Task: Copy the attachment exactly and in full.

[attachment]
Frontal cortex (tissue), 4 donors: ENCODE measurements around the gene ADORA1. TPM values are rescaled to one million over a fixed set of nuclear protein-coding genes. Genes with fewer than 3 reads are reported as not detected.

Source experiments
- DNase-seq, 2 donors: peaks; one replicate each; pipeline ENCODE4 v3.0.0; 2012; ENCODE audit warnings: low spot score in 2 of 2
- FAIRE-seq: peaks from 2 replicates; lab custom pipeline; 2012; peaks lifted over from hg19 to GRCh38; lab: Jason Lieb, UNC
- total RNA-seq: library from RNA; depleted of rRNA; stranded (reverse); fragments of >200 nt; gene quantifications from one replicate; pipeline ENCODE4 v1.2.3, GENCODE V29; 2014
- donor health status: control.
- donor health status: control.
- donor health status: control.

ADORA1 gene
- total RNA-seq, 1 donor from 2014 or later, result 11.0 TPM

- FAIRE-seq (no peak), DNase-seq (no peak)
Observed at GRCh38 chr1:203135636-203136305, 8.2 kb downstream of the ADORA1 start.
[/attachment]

Frontal cortex (tissue), 4 donors: ENCODE measurements around the gene ADORA1. TPM values are rescaled to one million over a fixed set of nuclear protein-coding genes. Genes with fewer than 3 reads are reported as not detected.

Source experiments
- DNase-seq, 2 donors: peaks; one replicate each; pipeline ENCODE4 v3.0.0; 2012; ENCODE audit warnings: low spot score in 2 of 2
- FAIRE-seq: peaks from 2 replicates; lab custom pipeline; 2012; peaks lifted over from hg19 to GRCh38; lab: Jason Lieb, UNC
- total RNA-seq: library from RNA; depleted of rRNA; stranded (reverse); fragments of >200 nt; gene quantifications from one replicate; pipeline ENCODE4 v1.2.3, GENCODE V29; 2014
- donor health status: control.
- donor health status: control.
- donor health status: control.

ADORA1 gene
- total RNA-seq, 1 donor from 2014 or later, result 11.0 TPM

- FAIRE-seq (no peak), DNase-seq (no peak)
Observed at GRCh38 chr1:203135636-203136305, 8.2 kb downstream of the ADORA1 start.